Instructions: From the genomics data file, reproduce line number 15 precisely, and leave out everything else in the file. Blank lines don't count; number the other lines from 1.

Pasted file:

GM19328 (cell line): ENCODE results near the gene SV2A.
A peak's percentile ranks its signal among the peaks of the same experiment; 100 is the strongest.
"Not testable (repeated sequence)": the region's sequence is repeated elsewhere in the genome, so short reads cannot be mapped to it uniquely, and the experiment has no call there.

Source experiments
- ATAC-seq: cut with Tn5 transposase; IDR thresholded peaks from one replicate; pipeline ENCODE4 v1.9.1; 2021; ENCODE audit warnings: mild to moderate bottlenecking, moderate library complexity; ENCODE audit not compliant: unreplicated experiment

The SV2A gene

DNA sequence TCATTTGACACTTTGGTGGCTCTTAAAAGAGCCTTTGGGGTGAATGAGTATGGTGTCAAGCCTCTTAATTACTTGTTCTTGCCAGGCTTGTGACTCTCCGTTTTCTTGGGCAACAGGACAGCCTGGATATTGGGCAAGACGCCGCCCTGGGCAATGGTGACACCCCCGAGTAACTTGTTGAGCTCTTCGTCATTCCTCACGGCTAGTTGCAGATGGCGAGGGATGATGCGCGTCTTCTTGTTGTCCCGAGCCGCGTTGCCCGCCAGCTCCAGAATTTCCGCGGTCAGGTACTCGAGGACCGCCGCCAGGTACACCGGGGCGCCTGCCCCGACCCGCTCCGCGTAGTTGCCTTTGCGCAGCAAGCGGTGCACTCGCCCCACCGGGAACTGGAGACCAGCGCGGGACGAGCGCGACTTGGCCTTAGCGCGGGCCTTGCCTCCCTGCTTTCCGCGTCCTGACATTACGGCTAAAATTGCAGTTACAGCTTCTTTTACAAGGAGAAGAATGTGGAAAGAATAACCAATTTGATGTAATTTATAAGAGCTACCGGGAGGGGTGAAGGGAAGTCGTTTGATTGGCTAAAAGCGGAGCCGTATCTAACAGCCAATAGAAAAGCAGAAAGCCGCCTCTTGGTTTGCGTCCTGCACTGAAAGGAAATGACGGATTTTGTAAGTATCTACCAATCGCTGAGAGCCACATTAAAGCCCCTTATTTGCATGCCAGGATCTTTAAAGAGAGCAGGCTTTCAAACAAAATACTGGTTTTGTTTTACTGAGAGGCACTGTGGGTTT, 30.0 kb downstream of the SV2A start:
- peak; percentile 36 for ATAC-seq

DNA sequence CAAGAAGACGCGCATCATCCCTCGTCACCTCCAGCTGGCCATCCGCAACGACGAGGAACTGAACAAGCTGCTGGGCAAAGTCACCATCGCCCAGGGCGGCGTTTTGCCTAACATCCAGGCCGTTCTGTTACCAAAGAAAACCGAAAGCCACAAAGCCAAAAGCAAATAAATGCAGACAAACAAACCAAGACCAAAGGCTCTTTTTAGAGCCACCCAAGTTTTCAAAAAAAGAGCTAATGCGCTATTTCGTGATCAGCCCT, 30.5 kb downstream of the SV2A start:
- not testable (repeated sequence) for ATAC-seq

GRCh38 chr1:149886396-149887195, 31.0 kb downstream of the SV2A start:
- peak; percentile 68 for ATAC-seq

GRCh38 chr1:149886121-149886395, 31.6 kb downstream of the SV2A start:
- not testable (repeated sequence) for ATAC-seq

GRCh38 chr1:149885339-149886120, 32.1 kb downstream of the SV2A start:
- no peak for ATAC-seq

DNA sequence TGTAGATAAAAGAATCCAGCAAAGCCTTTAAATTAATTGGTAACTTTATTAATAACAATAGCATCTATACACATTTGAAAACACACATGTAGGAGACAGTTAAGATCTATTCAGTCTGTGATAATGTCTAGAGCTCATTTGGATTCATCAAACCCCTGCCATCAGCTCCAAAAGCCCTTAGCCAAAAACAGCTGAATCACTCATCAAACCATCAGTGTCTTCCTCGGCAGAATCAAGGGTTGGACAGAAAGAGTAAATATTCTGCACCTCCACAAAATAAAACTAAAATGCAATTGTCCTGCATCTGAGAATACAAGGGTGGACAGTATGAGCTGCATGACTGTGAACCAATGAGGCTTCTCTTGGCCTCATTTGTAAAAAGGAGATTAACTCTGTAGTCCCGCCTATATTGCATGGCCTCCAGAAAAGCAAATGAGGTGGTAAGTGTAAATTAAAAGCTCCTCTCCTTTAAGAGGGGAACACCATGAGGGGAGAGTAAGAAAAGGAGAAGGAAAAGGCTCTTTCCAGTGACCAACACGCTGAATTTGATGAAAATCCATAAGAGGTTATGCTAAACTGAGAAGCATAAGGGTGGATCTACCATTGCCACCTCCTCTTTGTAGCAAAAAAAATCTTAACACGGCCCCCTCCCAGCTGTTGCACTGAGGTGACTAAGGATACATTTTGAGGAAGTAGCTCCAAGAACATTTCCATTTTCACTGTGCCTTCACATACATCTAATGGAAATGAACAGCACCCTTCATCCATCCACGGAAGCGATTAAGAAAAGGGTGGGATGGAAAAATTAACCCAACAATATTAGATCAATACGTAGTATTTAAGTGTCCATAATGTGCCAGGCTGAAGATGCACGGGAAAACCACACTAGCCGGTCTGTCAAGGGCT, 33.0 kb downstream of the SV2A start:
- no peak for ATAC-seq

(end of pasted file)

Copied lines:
GRCh38 chr1:149885339-149886120, 32.1 kb downstream of the SV2A start: